Belfast Telegraph

Editor's Viewpoint: Pay rise for MLAs wrong on all counts

The independent review body which has recommended a 11% pay rise for MLAs says the deal is good for politics and good for Northern Ireland. It could not be more wrong on both counts. As far as politics goes, if MLAs accepted the inflation-busting salary increase it would cause a public outcry.

The Assembly has implemented a public sector pay freeze to combat the reduction in public funding. Do the politicians really think the public sector workers - all of them voters - will meekly accept them getting a large pay rise when they already earn more than twice the Northern Ireland median wage?

The pay deal for MLAs is funded in large part by a reduction in their office expenses. So what is the likely outcome of that? MLAs may well decide to trim their office staff, cut back on the hours they are open or reduce the number of meetings with constituents.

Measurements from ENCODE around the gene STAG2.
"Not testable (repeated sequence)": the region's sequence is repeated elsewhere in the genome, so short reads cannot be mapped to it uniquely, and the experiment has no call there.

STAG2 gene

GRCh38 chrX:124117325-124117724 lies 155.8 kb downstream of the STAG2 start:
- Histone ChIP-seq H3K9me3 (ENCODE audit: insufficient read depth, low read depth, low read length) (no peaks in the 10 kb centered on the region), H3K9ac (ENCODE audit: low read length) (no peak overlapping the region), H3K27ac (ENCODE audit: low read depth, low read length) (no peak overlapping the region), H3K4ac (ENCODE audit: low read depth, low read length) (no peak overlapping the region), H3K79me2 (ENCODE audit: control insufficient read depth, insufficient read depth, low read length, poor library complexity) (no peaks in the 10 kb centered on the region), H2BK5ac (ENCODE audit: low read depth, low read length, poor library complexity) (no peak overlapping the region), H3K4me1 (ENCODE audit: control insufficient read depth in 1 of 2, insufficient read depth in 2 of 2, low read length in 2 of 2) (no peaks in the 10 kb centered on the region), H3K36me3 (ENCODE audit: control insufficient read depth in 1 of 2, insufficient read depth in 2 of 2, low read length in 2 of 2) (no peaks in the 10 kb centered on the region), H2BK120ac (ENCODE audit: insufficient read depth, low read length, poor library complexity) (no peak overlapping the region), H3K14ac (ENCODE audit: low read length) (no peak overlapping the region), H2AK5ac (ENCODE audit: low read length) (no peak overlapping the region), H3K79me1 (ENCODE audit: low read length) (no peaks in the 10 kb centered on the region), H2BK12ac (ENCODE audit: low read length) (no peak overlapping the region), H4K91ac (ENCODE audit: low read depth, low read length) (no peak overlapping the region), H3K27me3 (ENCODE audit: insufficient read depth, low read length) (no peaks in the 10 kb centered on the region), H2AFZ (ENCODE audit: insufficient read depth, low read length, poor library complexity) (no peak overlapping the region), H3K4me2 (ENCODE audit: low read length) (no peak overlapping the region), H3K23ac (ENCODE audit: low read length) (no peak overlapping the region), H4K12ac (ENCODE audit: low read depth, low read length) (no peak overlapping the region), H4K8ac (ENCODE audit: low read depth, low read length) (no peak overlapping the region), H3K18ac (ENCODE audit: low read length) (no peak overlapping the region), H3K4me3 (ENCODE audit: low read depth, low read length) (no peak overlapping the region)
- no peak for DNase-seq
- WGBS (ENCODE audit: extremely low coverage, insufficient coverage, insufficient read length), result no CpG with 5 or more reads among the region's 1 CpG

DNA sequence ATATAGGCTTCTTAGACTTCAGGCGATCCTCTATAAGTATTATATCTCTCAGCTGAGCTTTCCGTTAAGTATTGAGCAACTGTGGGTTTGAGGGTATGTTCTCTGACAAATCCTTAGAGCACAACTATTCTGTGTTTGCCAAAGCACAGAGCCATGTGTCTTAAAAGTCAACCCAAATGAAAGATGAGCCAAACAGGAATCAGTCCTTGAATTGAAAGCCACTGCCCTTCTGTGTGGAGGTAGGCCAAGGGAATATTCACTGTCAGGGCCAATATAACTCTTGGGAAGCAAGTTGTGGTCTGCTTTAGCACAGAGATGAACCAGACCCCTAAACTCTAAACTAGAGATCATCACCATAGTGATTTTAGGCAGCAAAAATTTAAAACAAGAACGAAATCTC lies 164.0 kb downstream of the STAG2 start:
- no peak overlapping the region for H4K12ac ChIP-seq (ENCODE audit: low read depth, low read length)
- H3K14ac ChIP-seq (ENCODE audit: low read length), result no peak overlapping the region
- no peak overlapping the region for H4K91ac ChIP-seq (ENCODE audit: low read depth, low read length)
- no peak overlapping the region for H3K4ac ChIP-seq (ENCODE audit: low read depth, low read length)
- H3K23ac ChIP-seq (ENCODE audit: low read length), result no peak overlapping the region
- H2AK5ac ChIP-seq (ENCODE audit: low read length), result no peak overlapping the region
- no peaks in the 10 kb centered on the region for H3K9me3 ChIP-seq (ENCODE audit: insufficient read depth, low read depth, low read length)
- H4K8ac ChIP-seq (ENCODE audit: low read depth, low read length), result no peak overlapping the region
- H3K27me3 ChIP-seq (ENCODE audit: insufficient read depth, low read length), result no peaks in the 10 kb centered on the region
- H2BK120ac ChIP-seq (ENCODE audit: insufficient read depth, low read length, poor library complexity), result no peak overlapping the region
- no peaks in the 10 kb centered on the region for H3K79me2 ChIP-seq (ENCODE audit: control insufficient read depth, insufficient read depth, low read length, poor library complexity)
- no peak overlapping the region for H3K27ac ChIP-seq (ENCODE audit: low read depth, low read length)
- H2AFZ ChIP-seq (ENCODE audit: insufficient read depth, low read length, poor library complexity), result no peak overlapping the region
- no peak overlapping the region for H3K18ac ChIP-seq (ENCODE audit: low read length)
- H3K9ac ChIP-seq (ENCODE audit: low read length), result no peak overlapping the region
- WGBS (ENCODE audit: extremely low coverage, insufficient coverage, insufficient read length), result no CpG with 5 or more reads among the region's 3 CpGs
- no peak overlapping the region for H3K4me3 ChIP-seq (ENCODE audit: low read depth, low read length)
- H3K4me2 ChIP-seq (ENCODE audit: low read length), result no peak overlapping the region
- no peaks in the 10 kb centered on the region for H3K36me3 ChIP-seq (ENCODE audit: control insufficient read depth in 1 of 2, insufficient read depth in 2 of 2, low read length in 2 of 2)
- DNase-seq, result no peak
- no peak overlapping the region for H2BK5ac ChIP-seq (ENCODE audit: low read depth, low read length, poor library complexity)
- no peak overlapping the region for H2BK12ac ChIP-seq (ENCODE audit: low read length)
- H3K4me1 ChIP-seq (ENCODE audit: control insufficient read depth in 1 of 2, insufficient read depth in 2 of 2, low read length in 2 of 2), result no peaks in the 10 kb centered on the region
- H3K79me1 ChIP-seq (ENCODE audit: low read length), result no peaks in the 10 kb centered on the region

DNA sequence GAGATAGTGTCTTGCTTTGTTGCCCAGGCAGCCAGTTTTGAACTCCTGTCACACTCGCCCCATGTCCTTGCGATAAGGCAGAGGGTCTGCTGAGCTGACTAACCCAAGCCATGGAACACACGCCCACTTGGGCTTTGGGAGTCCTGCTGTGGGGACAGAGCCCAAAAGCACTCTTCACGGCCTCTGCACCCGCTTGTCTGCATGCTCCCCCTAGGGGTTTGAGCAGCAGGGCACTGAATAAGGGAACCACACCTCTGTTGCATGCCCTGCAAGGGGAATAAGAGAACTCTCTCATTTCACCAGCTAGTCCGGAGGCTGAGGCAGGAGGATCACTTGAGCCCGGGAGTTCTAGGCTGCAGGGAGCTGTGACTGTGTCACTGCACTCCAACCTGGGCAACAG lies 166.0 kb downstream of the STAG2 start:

That would be the natural reaction of anyone faced with decisions on how to save money. Surely the independent review body does not think that such a scenario is good for Northern Ireland?

Quite simply the idea of giving MLAs an 11% pay rise is fundamentally wrong. It sends out the wrong signal at the wrong time and will only lower the standing of politicians in the public eye.

The review body says it needs to pay good salaries in order to attract the right calibre of people into politics here. That is a bit like the argument the banks use for giving executives huge bonuses and is regarded with the same disdain by the public.

If politicians here really want to get better salaries then the practical solution is to vote some of themselves out of office. Northern Ireland is grossly over-represented at Stormont - we have one MLA for every 16,000 constituents, compared to one to 50,000 in Scotland and one to 40,000 in Wales. Cut the number of MLAs from 108 to 80 and the economics of increased salaries begins to make sense. Just don't expect that to happen anytime soon.

Popular

From Belfast Telegraph